Who doesn’t want free money? On Kickstarter, you can ask your community to support a project you are passionate about. If you get funded, the money comes no strings attached!
Here’s what you need to know about Kickstarter, which I learned about at a local networking event:
- Your project must be artistic in nature (you want to write a book, make a CD, etc). Projects are grouped in the following categories: Art, Comics, Dance, Design, Fashion, Film & Video, Food, Games, Music, Photography, Publishing, Technology, and Theater.
- You do not have to pay anyone back, or give them a stake in your project in exchange for the money. It really comes no strings attached! (But successful projects offer “rewards” for various donation levels. See below for more.)
- Non-profit status is not required. In fact, charities and causes are not eligible.
- Kickstarter employees vet every project submitted, so only the most deserving projects make it onto the site.
- About 50% of Kickstarter projects are fully funded, which I think is incredible.
- If you do not hit your fundraising goal, you do not get a single penny. The idea is that the most worthy projects (and most passionate artists) will receive attention and money.
- You retain 100% ownership of your project, but Kickstarter takes 5% from the funding total if you meet your goal, and Amazon (which processes the payments) takes another 3-5%.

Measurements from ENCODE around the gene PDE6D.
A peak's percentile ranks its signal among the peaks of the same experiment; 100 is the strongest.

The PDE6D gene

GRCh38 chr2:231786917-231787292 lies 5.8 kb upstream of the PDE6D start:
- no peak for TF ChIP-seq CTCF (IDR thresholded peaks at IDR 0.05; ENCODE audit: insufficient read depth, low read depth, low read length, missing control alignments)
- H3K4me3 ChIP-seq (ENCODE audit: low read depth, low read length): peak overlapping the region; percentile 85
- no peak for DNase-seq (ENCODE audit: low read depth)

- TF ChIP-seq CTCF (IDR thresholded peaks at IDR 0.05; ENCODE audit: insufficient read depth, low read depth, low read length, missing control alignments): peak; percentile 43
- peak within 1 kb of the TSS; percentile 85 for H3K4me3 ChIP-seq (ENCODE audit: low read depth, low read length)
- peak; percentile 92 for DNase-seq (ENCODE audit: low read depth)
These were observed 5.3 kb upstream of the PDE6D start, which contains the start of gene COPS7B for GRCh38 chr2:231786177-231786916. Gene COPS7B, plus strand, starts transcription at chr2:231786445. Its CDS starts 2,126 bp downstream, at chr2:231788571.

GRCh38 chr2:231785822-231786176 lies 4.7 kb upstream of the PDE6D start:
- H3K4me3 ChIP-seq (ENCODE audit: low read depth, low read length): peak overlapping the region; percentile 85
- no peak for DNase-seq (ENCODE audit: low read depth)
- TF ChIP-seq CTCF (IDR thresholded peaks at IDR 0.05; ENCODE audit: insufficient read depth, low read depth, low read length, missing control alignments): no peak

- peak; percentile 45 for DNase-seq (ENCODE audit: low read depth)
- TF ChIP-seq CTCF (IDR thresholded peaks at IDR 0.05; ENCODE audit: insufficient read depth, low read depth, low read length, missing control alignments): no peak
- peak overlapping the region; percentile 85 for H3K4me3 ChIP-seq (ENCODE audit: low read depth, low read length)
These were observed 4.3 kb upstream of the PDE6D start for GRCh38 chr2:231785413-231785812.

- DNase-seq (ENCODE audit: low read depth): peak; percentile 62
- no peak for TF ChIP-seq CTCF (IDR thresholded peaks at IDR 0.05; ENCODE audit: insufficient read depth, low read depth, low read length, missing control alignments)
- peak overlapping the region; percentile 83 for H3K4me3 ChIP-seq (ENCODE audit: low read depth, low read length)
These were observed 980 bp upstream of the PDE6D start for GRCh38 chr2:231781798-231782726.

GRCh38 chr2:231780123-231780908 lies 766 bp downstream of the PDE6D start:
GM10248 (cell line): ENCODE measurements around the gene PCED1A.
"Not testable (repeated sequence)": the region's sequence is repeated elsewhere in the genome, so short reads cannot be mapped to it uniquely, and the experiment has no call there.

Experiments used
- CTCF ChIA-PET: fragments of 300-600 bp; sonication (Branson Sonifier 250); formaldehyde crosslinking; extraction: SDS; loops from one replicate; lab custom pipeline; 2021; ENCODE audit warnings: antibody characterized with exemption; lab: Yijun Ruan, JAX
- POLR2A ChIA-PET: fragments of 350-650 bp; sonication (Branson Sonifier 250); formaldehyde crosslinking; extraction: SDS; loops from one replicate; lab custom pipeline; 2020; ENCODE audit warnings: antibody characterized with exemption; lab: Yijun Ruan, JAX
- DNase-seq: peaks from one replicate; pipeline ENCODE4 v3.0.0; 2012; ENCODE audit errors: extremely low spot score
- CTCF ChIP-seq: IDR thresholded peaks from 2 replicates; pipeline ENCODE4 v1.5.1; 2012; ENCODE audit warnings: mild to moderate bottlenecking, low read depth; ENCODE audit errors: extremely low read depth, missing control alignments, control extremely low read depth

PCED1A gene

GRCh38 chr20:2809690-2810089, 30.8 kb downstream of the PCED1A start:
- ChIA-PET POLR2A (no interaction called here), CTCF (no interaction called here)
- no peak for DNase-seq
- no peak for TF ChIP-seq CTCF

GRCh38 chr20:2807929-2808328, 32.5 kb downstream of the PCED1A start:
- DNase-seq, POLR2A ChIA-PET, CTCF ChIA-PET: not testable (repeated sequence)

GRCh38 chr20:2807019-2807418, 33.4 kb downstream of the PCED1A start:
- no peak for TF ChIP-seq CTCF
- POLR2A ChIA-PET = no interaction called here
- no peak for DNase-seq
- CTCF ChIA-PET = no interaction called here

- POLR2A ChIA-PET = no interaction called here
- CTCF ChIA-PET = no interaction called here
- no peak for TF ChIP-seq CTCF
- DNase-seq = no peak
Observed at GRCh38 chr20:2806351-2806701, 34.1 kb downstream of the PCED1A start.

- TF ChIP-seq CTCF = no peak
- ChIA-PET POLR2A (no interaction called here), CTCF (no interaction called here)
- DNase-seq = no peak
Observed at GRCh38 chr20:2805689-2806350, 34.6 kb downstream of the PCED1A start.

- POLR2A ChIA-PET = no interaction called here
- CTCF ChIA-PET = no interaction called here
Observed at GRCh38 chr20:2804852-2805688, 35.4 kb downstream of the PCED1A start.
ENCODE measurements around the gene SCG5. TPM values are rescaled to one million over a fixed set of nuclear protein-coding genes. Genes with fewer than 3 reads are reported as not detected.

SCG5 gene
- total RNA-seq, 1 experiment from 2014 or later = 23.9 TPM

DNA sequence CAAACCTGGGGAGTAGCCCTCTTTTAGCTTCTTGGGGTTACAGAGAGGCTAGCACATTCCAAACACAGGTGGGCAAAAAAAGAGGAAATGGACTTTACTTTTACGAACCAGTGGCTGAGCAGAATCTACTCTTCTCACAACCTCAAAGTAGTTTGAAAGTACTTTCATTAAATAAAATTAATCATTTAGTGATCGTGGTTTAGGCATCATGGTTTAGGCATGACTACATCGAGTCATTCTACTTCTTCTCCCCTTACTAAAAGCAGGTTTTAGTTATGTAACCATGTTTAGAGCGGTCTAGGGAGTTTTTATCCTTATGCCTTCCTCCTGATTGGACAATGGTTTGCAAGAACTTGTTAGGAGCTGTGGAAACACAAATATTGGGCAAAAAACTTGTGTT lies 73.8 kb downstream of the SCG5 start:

Here is the successful Kickstarter campaign that a friend of a friend made:
TIPS to create a successful Kickstarter campaign.
- Asking for money turns people off. Instead, ask them to be part of your project.
- Offer rewards for donations, including a thank you email, a postagram, copy of the book you’re writing, the CD you’re recording, plus bumper stickers, videos, T-shirts, dinner, meet and greet, etc.
- A 30-day campaign gives your project a sense of urgency, while a 60-day campaign drags on.
- Have your campaign end on a Saturday. Most people get paid Friday, and even though donors’ credit cards are not charged until the project is fully funded, people feel more generous after payday.
- Make a video to explain your project. It’ll be much more successful than a photo and a written blurb.
- Be personable and passionate in your video pitch. Don’t use a script.
- Budget 20-60 hours a week during your 30-day campaign to get donations rolling.
- Reach out to your community via phone, individual emails, blogs, traditional media, Patch, etc. to draw attention to your Kickstarter contribution page.
- If your project fails, try a new approach and submit it again.
- The average funded project received a little over $5,000, so don’t ask for too much. Of all the projects on the most funded page, only a handful hit six figures.